Unless you're genetically gifted in the chest department, the barbell bench press won't give you a lot of chest growth. For most people it'll end up being more of a triceps or deltoid exercise. Why? Well, the pecs have several functions. When it comes to movements similar to the bench press, the main function is either transverse flexion or transverse adduction.
They're similar, but the biggest difference is elbow position. And in both cases the main element is bringing the upper arm toward the midline of the body, horizontally (imagine a dumbbell flye movement). In a barbell bench press your upper arm is limited in how much it can move toward the midline of your body because you're holding a bar. Only the first third of the movement has a significant amount of transverse flexion/adduction.
So the pecs are not directly responsible for a lot of the pressing action – they play the main role in the first third of the movement. Past that first third, the pecs are mostly a fixator that's producing isometric tension. Not totally useless, but not a great way to build size either.
The only way to make a barbell bench press more effective for the chest is to do the bench press in an unsafe manner by pushing the elbows out of their socket (protruding forward) at the top of the movement which gives you a tad more transverse flexion/adduction but mostly a scapular abduction. But it's a high risk movement for shoulder well-being.
The Solution: Bench With Dumbbells
If you want to stimulate more chest growth, the dumbbell bench press is a better option... if you do it correctly. Dumbbells allow you to use a greater range of motion because the bar doesn't hit your chest preventing you from going lower. A greater ROM on pressing exercises allows you to recruit the pecs more because you increase the amount of transverse flexion/adduction you have to do at the beginning of the lift.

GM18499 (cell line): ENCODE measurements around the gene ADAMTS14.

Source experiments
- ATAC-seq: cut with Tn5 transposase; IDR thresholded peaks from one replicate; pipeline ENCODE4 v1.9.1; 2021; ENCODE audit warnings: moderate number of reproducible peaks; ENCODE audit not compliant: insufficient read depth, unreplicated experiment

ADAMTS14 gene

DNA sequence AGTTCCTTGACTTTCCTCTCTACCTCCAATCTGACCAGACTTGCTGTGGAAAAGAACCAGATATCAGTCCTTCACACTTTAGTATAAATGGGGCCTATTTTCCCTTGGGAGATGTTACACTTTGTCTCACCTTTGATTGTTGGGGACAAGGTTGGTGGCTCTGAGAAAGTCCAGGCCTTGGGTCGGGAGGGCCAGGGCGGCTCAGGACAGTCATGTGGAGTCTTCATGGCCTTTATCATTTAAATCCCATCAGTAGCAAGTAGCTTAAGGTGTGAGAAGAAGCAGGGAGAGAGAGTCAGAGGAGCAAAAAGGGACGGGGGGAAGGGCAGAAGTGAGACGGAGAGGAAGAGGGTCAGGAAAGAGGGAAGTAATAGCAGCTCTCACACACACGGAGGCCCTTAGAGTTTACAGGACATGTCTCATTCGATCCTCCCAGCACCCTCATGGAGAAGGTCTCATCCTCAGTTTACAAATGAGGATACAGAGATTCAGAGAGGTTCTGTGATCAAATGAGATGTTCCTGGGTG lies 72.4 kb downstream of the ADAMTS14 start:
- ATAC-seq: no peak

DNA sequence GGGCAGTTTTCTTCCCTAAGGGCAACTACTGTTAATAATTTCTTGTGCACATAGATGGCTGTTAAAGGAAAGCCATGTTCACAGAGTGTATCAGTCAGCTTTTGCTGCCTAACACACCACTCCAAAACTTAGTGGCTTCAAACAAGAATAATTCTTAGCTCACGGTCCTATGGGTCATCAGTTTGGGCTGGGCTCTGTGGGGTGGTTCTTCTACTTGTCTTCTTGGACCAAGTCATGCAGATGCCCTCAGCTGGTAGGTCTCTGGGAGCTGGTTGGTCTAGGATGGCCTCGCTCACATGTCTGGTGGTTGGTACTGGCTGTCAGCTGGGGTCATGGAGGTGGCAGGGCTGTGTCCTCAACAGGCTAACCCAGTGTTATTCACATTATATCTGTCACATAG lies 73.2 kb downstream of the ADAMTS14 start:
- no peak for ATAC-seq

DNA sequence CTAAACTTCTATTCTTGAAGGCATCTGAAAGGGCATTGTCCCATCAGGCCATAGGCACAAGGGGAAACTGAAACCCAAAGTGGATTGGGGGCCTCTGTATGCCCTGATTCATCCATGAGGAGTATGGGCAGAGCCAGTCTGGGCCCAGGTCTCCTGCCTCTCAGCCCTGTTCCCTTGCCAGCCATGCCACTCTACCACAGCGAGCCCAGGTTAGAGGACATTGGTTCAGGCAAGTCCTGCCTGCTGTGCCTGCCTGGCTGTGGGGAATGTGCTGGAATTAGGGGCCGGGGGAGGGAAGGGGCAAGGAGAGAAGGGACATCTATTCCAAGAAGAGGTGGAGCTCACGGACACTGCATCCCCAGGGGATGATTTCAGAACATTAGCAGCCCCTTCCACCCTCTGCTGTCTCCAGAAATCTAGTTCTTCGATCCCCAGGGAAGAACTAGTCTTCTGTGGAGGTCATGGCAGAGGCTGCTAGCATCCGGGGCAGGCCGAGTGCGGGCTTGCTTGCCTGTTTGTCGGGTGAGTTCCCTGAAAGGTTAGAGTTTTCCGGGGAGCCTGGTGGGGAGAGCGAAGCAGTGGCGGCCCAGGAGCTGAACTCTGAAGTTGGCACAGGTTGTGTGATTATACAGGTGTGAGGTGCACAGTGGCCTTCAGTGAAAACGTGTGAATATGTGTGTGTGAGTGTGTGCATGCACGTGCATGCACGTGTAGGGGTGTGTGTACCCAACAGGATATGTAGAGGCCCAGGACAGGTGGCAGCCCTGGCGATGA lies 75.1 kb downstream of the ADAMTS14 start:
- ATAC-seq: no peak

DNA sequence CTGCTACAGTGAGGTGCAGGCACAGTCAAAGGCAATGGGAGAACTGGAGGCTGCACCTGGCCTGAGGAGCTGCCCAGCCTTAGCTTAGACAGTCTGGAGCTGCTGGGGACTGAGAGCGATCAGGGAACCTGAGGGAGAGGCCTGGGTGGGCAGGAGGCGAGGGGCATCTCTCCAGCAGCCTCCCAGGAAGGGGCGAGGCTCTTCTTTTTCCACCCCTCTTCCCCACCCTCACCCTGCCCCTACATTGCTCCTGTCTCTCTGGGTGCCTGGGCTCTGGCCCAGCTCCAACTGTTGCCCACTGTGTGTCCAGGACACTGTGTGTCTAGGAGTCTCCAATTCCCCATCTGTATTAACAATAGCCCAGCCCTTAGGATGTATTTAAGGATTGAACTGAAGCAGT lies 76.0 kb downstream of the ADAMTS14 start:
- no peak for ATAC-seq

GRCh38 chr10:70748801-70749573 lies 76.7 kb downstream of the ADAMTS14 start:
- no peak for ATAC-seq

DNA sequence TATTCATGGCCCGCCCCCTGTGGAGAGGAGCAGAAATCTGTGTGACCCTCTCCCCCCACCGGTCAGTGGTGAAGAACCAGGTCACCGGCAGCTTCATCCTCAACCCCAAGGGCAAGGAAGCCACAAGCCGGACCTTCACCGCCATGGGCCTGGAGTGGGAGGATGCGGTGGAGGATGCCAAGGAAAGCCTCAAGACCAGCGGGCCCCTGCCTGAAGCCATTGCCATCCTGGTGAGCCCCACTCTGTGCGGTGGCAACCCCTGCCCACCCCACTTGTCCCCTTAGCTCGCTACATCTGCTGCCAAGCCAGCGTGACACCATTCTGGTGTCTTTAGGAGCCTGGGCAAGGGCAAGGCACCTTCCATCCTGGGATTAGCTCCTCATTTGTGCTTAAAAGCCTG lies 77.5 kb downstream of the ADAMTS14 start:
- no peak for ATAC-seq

The Mistake to Avoid
When using dumbbells, most people actually use a shorter range of motion instead of a longer one. Maybe it's ego, but it's also because they don't have the barbell as a gauge to see where they're at in the lift. Lifters often use the weight plates on the end of a dumbbell as an indication as when to stop going down. In other words, when the end of the dumbbell begins to reach the shoulder, they stop. This cuts 3-4 inches off of the ROM. If you want to make the dumbbell bench press effective, you must bring your hands lower than your chest.
When you press the dumbbells up, press inward. Imagine moving the dumbbells toward each other, almost like a flye. Don't touch the dumbbells at the top. Just bring them as close together as possible, which will give you a lot more of loaded transverse flexion/adduction.
Use these performance guidelines for dumbbell bench, and your pecs will be the prime movers in a greater portion of the range of motion.